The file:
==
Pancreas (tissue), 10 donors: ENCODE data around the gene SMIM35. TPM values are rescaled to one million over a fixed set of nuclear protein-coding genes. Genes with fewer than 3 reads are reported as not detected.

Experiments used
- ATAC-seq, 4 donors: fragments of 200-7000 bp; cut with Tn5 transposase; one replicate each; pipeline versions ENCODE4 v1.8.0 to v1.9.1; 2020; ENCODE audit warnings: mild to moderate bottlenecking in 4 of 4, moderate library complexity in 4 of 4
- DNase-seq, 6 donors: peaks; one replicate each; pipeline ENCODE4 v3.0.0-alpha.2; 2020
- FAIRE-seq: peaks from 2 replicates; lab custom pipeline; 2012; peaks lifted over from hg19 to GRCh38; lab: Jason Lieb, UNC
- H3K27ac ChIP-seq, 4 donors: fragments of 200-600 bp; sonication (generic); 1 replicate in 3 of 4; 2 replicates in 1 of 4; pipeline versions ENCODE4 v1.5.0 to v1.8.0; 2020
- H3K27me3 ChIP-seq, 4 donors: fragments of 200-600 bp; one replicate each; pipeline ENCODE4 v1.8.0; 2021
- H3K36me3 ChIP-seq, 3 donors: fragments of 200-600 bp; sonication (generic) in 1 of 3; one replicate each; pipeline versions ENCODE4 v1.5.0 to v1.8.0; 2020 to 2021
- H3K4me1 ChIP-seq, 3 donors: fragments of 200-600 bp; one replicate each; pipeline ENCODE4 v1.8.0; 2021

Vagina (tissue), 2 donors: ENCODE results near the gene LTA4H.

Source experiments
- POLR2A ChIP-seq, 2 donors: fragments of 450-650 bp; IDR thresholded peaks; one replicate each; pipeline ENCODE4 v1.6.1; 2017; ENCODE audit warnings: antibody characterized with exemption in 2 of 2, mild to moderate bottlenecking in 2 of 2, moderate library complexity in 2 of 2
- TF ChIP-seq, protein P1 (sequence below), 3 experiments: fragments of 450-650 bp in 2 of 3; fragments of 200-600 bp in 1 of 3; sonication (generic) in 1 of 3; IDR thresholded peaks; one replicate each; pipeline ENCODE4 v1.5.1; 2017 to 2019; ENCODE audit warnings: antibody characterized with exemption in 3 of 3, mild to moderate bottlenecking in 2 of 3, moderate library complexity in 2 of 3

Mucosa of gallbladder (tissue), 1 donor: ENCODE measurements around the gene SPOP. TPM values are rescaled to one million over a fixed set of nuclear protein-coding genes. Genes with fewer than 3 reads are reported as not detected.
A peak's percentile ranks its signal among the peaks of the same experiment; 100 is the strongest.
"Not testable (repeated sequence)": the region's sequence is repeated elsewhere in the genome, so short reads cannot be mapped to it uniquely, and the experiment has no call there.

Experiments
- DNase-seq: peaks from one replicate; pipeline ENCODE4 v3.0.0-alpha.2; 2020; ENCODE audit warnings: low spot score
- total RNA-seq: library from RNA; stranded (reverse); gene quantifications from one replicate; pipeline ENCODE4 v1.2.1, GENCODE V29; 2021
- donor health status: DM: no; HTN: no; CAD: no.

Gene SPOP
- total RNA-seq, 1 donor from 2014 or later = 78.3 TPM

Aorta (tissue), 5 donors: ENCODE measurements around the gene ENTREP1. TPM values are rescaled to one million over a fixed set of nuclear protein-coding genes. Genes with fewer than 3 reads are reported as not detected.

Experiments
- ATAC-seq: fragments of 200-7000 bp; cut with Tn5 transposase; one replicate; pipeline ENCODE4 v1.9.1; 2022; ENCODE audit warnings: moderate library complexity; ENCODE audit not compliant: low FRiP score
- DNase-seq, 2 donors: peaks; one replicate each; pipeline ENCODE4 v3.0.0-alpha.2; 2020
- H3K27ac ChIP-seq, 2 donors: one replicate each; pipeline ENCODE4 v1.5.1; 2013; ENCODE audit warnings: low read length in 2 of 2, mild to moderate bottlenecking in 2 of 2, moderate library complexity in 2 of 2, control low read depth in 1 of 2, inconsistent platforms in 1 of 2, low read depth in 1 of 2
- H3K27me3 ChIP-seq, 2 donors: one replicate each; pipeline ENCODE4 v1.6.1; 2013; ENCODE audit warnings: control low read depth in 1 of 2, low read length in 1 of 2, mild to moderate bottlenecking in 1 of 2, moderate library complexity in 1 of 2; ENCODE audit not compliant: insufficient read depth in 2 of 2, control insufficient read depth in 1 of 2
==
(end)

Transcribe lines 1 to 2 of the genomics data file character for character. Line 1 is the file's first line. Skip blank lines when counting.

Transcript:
Pancreas (tissue), 10 donors: ENCODE data around the gene SMIM35. TPM values are rescaled to one million over a fixed set of nuclear protein-coding genes. Genes with fewer than 3 reads are reported as not detected.

Experiments used